Fans can vote for their favorite players in the Hobey Baker race by visiting the Hobey Baker website. The 10 finalists will be announced in March, with the winner being named during the Frozen Four in Boston.
Central Scouting Releases Rankings
The NHL’s Central Scouting Service released its midterm rankings for players eligible for the 2004 NHL Entry Draft. The rankings include the top 240 skaters and 30 netminders in North America.
Eight players from six of the league’s schools represent the ECAC in the rankings.
Dartmouth rookie Grant Lewis is the highest-ranked ECAC player at 29th. He leads the Big Green defensemen in scoring with a pair of goals and 13 assists in 15 games. He’s also second in the nation in points per game by blueliners.
Brown freshman Brian Ihnacak is 57th on the list. He leads the Bears — and the nation’s rookies — in scoring with nine goals and 13 assists in 16 games. Colgate sophomore Kyle Wilson (10-11-21, 20 games) is 60th; Cornell freshman Mitch Carefoot (1-1-2, 15 games) is 115th; Dartmouth rookie defenseman Rob Jarvis (0-1-1, three games) is 129th; Yale’s freshman blueliner Shawn Mole (0 points, 15 games) is 164th; Union rookie defenseman Olivier Bouchard (4-6-10, 21 games) is 188th; and the Raiders’ sophomore Ryan Smyth (1-10-11, 20 games) is 234th.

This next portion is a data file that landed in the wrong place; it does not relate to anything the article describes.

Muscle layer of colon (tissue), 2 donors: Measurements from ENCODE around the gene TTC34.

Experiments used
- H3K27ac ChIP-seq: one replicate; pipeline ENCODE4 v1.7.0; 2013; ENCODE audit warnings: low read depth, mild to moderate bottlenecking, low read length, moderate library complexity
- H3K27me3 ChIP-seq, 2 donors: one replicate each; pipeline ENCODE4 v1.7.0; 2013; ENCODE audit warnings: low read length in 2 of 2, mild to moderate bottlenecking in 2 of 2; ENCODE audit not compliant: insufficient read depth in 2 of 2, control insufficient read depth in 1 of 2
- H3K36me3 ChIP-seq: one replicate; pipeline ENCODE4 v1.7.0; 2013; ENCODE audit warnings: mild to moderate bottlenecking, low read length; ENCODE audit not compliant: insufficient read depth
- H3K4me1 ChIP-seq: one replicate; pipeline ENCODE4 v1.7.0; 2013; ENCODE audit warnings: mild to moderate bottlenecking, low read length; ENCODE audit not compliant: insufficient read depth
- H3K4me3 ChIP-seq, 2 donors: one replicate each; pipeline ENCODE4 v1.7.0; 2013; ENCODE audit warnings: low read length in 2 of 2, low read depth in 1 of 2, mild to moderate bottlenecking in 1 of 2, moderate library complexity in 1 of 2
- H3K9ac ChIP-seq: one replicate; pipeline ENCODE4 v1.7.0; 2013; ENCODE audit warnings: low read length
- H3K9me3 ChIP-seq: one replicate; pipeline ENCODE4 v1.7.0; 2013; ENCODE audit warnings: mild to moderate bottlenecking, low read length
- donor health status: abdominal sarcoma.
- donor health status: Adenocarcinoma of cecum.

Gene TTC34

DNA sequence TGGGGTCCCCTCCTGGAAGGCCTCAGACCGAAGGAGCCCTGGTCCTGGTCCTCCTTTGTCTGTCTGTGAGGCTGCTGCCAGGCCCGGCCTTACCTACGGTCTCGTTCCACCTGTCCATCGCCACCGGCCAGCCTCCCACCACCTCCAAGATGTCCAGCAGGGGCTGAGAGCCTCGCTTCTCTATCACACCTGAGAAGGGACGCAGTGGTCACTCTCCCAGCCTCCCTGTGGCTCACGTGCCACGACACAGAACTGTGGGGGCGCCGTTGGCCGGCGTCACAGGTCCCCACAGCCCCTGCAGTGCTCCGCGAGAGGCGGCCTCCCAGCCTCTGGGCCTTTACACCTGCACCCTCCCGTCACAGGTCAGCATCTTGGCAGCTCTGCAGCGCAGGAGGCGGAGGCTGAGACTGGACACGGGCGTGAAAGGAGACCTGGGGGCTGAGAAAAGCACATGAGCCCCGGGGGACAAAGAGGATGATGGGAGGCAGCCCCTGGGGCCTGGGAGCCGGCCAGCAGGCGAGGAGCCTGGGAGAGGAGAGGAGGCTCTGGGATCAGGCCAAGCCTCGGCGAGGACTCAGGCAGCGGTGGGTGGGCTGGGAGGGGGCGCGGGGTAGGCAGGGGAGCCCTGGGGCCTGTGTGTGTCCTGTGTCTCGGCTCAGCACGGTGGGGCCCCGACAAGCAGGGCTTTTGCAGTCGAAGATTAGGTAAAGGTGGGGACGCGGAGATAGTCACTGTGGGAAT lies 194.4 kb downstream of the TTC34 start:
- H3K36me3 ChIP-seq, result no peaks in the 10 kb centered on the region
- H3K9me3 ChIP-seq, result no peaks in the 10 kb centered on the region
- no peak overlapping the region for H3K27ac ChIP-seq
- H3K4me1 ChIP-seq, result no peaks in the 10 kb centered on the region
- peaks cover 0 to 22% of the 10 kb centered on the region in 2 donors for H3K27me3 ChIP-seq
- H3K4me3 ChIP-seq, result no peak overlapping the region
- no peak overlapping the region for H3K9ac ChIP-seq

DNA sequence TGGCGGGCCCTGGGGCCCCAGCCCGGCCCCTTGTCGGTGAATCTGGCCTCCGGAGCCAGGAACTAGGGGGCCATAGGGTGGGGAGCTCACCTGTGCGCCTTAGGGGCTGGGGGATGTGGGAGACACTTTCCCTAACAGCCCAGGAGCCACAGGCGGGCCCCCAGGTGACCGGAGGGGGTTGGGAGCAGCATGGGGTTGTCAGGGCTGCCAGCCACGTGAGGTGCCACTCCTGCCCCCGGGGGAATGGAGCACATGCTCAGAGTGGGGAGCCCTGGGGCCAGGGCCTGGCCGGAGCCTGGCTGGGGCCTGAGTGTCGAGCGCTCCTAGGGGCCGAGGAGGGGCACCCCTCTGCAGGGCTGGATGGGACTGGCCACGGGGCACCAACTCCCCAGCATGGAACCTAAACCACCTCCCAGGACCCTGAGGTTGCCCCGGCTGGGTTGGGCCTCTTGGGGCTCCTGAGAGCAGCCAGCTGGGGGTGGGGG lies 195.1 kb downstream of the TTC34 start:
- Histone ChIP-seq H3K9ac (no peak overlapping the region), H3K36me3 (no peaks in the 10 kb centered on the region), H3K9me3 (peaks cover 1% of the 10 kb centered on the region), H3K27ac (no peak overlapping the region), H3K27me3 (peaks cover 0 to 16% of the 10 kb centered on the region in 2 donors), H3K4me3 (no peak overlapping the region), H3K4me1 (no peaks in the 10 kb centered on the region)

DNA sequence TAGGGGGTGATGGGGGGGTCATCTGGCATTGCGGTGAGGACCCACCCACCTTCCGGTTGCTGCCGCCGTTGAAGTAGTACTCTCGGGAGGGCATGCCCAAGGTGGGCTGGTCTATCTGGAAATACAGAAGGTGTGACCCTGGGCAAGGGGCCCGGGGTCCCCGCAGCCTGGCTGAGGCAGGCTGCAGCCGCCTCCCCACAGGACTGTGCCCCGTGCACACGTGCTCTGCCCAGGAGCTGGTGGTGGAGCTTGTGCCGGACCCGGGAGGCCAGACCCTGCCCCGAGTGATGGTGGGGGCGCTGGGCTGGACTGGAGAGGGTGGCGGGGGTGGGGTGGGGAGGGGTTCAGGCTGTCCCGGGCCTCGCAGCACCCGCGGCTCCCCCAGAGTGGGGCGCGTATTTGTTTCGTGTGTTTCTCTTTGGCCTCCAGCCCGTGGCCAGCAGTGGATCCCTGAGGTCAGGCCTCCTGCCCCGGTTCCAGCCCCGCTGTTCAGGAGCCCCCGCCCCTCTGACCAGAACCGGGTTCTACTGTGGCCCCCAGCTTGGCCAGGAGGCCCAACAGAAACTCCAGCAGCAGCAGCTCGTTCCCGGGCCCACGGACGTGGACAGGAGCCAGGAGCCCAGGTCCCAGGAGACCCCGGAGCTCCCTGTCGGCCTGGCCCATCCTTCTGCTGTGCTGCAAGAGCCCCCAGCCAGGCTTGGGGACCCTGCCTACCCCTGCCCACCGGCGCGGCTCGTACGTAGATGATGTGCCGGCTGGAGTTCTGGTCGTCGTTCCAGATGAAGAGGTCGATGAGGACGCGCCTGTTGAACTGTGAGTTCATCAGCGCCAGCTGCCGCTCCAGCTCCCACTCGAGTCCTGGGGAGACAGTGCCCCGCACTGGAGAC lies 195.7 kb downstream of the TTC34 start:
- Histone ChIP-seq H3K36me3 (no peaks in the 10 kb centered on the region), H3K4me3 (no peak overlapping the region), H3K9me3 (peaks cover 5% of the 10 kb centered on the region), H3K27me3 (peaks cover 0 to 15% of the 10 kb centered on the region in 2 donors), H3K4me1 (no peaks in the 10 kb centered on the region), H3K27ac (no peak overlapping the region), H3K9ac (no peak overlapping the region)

The 2004 NHL Entry Draft will be held June 26-27 at the RBC Center in Raleigh, North Carolina.
Should I Stay or Should I Go?
The rumors about rookie Matt Nickerson leaving Clarkson have been intense for some time now. He’s struggled to rein in his aggressive style of play and its cost him numerous trips to the penalty box. On the flip side, however, he’s shown significant flashes of why the Dallas Stars selected him in the NHL Entry Draft.